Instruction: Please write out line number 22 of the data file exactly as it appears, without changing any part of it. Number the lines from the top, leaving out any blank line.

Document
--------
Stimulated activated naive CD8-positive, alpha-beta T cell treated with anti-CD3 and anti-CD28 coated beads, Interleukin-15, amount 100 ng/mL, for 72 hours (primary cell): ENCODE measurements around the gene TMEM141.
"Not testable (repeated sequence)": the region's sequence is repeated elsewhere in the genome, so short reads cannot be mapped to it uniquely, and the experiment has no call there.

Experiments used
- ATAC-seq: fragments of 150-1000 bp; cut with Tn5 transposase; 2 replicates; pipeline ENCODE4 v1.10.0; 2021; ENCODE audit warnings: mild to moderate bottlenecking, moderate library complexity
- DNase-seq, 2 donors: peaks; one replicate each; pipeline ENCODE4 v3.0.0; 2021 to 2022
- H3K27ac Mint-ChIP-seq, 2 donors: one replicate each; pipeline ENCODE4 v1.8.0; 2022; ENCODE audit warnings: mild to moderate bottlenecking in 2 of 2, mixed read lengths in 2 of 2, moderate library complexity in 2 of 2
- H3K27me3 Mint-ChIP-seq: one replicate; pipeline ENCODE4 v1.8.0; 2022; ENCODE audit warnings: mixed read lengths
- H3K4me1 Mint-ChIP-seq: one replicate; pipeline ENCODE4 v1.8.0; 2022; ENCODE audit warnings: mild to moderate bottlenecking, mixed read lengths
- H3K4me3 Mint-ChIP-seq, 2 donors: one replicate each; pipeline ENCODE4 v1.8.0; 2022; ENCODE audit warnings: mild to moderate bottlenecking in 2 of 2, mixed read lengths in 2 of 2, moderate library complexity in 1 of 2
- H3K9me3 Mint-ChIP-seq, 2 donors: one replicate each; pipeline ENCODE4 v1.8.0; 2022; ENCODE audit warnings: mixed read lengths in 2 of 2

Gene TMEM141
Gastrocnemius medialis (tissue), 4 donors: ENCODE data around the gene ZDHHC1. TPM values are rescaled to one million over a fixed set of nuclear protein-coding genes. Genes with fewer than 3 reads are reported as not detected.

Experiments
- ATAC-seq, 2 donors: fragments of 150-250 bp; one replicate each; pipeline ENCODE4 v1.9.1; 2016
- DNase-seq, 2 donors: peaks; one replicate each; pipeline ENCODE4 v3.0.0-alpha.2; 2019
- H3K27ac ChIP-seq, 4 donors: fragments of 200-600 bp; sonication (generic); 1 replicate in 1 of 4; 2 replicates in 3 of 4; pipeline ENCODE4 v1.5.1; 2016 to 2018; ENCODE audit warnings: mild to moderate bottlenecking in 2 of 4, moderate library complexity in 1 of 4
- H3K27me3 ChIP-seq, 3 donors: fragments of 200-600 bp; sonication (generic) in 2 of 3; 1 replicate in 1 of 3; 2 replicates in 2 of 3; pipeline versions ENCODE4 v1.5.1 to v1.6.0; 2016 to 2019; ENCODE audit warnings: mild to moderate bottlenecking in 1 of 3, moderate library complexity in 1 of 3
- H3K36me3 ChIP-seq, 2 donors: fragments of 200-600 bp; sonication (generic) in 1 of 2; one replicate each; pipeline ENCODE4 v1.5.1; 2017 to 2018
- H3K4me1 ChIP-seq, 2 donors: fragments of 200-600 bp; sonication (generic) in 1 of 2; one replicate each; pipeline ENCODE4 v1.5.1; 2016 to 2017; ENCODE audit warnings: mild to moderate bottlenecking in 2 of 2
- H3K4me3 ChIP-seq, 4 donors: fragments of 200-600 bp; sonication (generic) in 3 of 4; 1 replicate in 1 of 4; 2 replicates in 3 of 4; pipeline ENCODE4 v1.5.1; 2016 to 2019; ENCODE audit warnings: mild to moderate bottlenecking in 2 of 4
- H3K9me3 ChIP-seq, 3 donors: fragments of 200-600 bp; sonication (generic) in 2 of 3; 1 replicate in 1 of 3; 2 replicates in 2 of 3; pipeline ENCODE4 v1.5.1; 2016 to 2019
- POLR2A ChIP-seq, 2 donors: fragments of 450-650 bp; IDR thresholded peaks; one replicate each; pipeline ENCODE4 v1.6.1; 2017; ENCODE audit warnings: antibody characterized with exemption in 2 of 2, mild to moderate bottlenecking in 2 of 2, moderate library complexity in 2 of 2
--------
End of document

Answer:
- POLR2A ChIP-seq, 2 donors: fragments of 450-650 bp; IDR thresholded peaks; one replicate each; pipeline ENCODE4 v1.6.1; 2017; ENCODE audit warnings: antibody characterized with exemption in 2 of 2, mild to moderate bottlenecking in 2 of 2, moderate library complexity in 2 of 2